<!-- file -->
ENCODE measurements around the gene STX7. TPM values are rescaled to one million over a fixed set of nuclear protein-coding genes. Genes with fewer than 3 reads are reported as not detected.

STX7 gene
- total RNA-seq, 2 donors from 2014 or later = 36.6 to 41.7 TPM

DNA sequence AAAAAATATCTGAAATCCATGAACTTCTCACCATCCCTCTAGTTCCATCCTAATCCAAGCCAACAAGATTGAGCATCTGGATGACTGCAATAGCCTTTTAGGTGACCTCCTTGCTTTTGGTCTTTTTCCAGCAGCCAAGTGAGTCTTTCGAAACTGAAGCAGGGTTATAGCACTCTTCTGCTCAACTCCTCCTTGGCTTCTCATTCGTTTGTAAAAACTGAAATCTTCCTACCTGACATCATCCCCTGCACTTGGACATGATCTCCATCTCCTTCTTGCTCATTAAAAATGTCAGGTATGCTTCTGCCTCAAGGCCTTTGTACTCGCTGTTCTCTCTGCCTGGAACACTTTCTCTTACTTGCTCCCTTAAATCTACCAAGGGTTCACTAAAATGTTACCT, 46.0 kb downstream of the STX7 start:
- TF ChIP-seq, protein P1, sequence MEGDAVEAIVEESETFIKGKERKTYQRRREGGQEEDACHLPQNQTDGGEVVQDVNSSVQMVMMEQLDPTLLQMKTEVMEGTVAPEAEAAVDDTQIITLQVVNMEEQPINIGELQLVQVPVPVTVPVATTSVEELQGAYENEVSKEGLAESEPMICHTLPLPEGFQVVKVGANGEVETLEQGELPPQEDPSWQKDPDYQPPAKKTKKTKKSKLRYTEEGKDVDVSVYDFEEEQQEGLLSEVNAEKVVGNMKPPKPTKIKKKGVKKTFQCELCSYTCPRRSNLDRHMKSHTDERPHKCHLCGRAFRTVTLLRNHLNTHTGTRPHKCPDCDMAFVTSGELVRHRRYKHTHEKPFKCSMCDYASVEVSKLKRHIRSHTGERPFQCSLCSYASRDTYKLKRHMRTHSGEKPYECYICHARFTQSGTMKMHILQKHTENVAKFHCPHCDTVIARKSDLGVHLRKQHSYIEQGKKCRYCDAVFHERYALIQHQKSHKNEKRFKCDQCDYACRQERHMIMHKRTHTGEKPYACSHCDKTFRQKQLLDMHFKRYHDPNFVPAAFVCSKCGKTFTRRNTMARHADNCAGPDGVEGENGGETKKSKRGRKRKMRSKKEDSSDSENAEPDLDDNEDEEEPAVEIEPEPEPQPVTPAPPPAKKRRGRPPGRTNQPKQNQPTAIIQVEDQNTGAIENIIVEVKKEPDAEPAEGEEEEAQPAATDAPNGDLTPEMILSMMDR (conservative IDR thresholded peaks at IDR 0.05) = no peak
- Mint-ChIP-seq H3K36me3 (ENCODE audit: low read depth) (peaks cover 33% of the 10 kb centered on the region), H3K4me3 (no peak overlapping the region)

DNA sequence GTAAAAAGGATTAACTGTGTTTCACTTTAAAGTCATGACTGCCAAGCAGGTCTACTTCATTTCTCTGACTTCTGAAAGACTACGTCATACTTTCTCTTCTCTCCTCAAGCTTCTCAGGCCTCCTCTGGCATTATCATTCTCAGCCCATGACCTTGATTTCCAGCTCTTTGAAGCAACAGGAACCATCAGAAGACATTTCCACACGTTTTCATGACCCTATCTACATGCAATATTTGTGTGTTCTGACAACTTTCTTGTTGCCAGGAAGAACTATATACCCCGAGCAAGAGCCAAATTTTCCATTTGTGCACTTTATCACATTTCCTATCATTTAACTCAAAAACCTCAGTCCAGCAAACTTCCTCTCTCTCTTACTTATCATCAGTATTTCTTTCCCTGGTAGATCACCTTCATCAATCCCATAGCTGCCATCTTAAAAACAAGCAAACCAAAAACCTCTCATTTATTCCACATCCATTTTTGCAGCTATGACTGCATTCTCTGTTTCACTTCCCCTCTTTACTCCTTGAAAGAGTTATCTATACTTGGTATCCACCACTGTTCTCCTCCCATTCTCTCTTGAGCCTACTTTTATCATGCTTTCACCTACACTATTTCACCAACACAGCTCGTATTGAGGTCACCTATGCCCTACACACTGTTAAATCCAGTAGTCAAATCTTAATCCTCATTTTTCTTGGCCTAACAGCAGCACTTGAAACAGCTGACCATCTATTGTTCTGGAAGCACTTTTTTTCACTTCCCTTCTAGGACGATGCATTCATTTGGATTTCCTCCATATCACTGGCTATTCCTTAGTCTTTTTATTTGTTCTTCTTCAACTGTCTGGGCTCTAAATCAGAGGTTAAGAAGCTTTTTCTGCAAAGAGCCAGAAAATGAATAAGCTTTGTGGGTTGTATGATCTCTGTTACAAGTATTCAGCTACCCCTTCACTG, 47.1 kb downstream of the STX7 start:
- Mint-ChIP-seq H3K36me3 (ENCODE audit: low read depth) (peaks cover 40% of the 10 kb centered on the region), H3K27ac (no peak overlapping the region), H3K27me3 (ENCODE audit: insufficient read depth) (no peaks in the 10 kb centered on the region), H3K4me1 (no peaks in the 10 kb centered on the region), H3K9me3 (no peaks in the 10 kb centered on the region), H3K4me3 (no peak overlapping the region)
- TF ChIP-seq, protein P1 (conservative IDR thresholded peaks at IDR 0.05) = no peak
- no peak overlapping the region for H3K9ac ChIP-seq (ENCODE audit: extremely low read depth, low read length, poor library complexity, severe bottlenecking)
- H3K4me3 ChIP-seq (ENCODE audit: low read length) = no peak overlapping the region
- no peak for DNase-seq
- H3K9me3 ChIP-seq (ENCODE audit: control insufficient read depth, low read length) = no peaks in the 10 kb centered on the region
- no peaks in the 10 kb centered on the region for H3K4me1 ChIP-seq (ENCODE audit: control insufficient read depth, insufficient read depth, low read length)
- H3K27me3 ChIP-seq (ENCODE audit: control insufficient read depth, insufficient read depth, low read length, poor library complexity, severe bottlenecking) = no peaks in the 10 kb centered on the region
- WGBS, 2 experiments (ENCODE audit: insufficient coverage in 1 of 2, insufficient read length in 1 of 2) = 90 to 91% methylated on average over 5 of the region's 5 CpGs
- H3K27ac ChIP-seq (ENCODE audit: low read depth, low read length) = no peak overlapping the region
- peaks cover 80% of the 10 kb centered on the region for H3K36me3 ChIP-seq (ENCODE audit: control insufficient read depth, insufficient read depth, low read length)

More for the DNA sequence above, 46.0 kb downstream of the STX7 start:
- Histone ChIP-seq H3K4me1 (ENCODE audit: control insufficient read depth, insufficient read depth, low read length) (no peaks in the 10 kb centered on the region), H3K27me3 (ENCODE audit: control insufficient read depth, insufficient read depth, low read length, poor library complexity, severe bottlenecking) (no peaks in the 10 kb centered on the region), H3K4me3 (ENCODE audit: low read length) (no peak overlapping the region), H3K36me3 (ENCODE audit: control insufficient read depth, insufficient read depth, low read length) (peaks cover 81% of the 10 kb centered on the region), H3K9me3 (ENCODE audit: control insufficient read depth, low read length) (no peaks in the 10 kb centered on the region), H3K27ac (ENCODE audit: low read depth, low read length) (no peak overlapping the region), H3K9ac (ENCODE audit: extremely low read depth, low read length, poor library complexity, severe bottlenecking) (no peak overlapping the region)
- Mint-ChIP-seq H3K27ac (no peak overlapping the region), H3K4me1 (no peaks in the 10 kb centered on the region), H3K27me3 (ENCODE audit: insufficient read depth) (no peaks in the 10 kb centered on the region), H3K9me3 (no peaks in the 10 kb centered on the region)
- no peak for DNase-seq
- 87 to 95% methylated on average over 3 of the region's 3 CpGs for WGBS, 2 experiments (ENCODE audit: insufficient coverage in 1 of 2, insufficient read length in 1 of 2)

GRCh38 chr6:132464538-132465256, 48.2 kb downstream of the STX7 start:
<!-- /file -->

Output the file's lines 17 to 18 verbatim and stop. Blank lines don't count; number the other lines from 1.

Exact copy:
- H3K27ac ChIP-seq (ENCODE audit: low read depth, low read length) = no peak overlapping the region
- peaks cover 80% of the 10 kb centered on the region for H3K36me3 ChIP-seq (ENCODE audit: control insufficient read depth, insufficient read depth, low read length)